There are about 77 million baby boomers (born between 1946-1963) in the United States, and some estimate that 42 percent are delaying retirement and 25 percent say they’ll never retire.
The challenge is that for those over the age of 50, it takes 20 percent longer to get hired than a similarly trained 41- to 45-year-old.
Recently, I had the pleasure of serving as the keynote speaker for a career expo for an “Over 50” group of job seekers sponsored by the Jewish Council for the Aging, Fairfax County and Capital Business. With more than 1,000 in attendance, including numerous employers, and many informational sessions, it was a very successful day. I offered my top 10 career tips for the over-50 job seekers:
One of the best ways to get a job is by a recommendation from someone you know. You should be networking with people who can provide you with referrals — friends, family, mentors, past colleagues, people at companies you are targeting, etc. It is critical to always carry business cards with you. Use these events to brand yourself. Practice introducing yourself in less than 30 seconds: Give your “elevator pitch” (eye contact, smile, firm handshake), and be sure to share something unique to stand out.
The job application process is not the same as it was in the past. You could be asked to complete various assessments, be part of multiple interviews, be asked to give presentations, among other hurdles. Take the time to find out what you might encounter.
Focus on highlighting the past 10-15 years of skills and jobs rather than your entire 30+ years of experiences. Employers want to know whether you can do the job now, not what you did over your entire lifetime. If possible, fill in gaps in your resume with activities such as volunteer work, classes, certifications, starting a business, etc. List all technology credentials, including recent training and certifications. Try to leave off age identifying information (dates you went to college; older skills, such as obsolete programming languages). Be sure you have your résumé information on LinkedIn and other career-oriented Web sites.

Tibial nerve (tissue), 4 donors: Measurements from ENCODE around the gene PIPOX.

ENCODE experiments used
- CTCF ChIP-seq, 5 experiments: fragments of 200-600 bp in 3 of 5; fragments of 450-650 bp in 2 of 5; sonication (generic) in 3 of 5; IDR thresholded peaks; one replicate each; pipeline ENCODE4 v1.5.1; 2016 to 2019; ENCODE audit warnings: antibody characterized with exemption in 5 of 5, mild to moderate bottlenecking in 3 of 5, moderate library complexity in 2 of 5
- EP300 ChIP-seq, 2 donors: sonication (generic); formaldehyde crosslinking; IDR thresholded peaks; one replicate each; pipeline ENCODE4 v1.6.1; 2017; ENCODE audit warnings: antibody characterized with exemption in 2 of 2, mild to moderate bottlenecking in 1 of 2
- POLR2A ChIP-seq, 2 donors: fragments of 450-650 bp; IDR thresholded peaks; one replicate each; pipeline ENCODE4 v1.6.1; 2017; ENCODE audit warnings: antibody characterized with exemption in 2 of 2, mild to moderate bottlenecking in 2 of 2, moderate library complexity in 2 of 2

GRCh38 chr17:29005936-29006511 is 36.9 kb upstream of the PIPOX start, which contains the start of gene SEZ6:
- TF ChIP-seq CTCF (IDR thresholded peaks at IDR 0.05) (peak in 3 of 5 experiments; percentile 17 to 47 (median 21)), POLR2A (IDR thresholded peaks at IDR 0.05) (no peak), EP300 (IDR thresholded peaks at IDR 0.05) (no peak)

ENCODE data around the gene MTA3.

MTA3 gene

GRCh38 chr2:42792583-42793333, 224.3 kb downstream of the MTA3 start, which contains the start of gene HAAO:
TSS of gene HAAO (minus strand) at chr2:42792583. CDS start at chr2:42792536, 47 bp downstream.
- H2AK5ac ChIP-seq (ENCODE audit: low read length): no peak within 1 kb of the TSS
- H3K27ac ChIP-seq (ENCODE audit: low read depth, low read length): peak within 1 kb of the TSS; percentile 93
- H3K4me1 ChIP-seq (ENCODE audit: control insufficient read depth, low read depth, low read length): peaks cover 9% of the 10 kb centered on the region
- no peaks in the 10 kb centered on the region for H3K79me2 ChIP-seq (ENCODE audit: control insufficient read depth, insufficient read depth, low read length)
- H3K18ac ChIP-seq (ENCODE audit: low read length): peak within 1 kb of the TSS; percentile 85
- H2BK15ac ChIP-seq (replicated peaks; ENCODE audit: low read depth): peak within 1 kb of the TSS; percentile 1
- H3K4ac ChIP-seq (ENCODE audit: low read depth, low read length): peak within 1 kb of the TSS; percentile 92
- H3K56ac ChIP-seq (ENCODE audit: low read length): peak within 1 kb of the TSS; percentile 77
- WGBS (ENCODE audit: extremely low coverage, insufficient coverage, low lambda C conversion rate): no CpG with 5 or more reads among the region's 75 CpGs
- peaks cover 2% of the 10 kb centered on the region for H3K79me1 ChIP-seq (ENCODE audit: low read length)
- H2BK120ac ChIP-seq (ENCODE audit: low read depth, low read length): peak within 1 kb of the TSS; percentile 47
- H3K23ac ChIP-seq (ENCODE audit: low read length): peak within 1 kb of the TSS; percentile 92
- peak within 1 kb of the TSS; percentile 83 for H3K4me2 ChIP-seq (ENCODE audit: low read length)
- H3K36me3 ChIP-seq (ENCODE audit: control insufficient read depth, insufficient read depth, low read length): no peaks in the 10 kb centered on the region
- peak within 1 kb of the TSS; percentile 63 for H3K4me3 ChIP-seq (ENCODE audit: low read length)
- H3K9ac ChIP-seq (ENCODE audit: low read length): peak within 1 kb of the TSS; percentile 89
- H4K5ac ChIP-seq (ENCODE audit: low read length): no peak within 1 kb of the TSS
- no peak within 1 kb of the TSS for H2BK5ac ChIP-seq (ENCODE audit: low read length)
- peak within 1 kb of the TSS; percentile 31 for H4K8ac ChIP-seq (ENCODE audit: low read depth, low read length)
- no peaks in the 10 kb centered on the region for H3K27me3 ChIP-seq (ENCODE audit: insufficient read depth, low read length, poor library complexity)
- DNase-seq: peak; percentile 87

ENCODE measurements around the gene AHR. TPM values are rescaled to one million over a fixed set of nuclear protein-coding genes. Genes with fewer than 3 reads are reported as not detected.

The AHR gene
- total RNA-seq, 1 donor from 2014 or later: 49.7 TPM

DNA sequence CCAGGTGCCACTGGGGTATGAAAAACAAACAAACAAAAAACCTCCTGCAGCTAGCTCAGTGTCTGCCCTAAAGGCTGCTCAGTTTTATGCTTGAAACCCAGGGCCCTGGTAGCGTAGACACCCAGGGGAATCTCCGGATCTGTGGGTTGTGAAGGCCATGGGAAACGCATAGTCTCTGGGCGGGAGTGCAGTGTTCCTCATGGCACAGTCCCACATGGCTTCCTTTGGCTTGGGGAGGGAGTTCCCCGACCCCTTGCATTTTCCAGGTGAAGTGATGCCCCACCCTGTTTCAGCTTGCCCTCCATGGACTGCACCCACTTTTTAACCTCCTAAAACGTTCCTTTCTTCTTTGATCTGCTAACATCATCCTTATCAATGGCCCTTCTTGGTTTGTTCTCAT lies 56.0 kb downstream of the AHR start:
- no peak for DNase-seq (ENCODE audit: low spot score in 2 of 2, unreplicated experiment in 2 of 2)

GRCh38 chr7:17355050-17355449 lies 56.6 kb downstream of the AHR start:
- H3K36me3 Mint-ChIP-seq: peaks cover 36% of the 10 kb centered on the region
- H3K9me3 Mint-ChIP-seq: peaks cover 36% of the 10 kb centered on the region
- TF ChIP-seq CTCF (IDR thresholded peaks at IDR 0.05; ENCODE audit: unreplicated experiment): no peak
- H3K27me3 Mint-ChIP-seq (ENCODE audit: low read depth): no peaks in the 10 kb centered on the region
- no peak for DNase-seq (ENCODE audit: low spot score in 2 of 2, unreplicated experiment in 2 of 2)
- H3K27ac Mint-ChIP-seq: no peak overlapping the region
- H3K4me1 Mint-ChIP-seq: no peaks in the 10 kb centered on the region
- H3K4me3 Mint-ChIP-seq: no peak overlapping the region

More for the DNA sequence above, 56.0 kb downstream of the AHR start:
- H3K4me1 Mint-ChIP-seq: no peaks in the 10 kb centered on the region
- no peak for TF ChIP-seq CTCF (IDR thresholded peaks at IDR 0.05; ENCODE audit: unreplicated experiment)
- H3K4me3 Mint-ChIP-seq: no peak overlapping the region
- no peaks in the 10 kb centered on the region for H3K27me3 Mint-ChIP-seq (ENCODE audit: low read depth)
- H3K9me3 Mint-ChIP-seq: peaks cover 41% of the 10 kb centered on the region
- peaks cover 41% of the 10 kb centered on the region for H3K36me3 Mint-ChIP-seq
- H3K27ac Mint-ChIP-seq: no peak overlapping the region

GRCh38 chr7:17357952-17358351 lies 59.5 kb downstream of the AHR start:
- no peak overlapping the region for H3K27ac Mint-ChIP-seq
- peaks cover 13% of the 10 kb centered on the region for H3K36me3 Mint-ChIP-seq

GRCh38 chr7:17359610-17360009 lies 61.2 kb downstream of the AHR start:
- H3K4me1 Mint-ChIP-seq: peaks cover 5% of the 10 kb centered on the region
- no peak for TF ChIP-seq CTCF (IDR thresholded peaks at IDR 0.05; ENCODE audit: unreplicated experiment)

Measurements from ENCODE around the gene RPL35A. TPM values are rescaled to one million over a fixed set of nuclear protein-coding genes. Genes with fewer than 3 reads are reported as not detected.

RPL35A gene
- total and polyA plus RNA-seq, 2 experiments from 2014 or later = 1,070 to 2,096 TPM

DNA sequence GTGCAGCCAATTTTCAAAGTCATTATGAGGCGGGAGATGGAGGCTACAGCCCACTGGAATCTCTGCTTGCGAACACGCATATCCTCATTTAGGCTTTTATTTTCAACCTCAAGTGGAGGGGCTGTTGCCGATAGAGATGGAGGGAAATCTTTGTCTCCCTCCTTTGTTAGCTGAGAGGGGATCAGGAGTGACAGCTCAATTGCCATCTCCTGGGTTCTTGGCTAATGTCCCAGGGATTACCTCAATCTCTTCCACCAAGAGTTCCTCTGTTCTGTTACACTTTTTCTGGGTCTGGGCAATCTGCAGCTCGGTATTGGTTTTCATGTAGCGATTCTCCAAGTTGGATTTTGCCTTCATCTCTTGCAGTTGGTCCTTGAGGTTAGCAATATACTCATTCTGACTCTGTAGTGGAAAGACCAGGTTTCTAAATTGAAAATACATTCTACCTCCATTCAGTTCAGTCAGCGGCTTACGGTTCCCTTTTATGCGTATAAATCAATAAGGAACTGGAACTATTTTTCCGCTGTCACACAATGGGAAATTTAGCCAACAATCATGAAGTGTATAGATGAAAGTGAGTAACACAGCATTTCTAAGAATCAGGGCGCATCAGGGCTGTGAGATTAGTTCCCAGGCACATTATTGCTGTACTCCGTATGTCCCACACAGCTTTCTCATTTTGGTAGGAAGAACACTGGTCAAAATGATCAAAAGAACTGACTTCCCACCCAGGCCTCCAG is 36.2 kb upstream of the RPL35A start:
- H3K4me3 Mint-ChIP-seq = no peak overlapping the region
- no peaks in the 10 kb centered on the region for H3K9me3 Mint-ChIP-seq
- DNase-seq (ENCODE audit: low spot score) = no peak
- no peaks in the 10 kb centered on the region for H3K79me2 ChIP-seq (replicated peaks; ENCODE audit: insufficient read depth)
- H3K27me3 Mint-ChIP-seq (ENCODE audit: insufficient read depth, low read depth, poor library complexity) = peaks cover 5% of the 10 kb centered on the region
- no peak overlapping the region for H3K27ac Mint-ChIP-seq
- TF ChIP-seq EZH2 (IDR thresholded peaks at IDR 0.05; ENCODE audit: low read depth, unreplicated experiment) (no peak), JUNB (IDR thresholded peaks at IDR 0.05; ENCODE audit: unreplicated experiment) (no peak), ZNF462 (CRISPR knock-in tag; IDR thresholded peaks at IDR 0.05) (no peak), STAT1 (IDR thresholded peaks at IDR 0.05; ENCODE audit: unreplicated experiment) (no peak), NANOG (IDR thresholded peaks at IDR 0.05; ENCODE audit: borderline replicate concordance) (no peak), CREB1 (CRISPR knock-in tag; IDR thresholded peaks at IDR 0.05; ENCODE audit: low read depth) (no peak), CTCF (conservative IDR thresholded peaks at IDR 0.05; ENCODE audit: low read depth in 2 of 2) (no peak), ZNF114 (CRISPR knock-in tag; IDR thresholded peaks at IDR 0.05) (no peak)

This is where you connect with the employer, sell yourself and show that you have the energy, passion and excitement necessary to do the job. You have to show that you’ll fit in, so be sure to think carefully about how you want to be perceived. Consider a makeover. Updating your look can help in your job search. Focus on the employer — build the case on how much you want to work for the particular firm. Talk about your plans to grow and develop a career within the company with an idea that you will contribute for many years.
In a subtle way, give examples of your work experiences that highlight how you have worked with diverse individuals (across race, generations, ethnicity, gender, personality, functional expertise, etc.). Explain how you can serve as a leader AND a team member. Show that you are comfortable with mentoring others and willing to learn from others.
Reframe the discussion — rather than focusing on your past achievements, talk about your goals and why your experiences can benefit the company.
Show you are tech-savvy (via e-mail, texting, social media). Show how you are a continual learner by the certificates, online classes and other types of education you have completed to enhance your skills.
Be able to highlight how you use a collaborative style with diverse audiences. Use negotiation tactics in the job search (preparation is the most important element in your success; delay talking about compensation until after your receive a written offer: think about your target not your resistance point; use silence strategically; think about their interests along with yours; have an alternative; listen and ask questions).
Develop a support group (mentors, peers, younger people). Colleges frequently extend career services to alumni. Many libraries offer job search classes, clubs and other programs . Look at age-friendly employers (see those identified by Society for Human Resource Management, for example).
Don’t sell yourself short. Make sure everything you do speaks to your accomplishments and the value you can contribute.
Joyce E. A. Russell is the vice dean and the director of the Executive Coaching and Leadership Development Program at the University of Maryland’s Robert H. Smith School of Business. She is a licensed industrial and organizational psychologist and has more than 25 years of experience coaching executives and consulting on leadership and career management. She can be reached at firstname.lastname@example.org.